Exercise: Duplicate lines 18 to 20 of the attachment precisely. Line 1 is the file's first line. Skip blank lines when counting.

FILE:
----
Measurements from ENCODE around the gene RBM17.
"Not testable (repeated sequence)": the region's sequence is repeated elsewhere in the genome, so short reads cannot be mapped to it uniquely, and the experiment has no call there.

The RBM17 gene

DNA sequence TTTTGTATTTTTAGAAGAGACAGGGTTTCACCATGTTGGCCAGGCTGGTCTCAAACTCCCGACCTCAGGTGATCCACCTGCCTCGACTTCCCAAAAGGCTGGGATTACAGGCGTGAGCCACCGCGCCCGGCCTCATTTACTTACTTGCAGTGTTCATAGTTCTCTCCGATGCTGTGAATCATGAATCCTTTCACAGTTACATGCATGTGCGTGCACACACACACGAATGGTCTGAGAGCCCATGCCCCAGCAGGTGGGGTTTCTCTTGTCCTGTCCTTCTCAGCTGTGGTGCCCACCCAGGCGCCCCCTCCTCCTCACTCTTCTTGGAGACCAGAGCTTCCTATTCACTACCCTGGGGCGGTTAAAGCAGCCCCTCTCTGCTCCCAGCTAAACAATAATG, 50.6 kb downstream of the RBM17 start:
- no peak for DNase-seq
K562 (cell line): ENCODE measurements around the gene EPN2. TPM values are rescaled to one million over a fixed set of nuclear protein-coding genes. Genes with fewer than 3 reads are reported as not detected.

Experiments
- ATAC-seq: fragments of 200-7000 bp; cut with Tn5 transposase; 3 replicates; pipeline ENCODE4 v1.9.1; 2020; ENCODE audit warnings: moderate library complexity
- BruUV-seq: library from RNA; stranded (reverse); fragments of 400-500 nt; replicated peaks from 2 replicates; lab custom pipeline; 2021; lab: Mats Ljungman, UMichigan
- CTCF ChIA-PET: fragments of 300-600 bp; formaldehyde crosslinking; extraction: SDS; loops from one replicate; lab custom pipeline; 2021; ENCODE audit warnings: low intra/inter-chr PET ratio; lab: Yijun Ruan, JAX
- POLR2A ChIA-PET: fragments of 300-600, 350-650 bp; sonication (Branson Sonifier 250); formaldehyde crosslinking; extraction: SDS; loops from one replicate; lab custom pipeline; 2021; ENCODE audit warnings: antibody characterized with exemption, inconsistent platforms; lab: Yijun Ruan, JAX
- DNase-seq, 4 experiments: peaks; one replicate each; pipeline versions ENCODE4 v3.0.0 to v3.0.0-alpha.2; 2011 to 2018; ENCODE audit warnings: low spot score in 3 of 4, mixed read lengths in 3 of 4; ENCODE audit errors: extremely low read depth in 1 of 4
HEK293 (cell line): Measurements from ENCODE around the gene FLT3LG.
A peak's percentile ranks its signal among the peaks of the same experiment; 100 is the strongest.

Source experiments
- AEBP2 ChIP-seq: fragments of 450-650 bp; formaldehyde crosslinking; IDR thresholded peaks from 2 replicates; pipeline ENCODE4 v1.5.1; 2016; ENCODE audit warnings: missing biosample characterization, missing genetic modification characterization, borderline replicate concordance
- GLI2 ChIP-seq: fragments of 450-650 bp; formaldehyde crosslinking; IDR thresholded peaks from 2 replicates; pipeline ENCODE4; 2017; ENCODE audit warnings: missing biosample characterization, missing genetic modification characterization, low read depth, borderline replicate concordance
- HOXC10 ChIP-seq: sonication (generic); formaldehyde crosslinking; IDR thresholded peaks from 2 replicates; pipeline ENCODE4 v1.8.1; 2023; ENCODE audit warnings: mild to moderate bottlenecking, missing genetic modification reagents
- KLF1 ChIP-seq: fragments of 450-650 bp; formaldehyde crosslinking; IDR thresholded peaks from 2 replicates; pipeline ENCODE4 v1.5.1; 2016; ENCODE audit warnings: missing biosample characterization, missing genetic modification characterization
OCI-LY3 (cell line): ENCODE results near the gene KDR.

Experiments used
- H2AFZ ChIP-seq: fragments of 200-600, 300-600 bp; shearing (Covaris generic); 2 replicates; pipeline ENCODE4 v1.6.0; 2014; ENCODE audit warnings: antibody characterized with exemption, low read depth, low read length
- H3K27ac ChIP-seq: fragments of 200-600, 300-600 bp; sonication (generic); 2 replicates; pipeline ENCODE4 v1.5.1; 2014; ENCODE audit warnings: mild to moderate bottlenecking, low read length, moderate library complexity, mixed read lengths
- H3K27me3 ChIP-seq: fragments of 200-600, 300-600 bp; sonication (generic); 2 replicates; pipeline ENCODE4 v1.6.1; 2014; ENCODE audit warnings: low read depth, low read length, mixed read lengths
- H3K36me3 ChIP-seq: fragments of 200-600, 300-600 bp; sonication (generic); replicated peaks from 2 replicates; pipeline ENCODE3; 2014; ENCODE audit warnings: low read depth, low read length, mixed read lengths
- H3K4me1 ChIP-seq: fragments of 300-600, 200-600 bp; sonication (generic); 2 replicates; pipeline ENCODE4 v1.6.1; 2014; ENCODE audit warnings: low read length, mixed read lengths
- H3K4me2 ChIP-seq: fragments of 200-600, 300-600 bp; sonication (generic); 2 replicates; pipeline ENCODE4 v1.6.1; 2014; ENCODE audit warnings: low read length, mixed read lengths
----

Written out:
- HOXC10 ChIP-seq: sonication (generic); formaldehyde crosslinking; IDR thresholded peaks from 2 replicates; pipeline ENCODE4 v1.8.1; 2023; ENCODE audit warnings: mild to moderate bottlenecking, missing genetic modification reagents
- KLF1 ChIP-seq: fragments of 450-650 bp; formaldehyde crosslinking; IDR thresholded peaks from 2 replicates; pipeline ENCODE4 v1.5.1; 2016; ENCODE audit warnings: missing biosample characterization, missing genetic modification characterization
OCI-LY3 (cell line): ENCODE results near the gene KDR.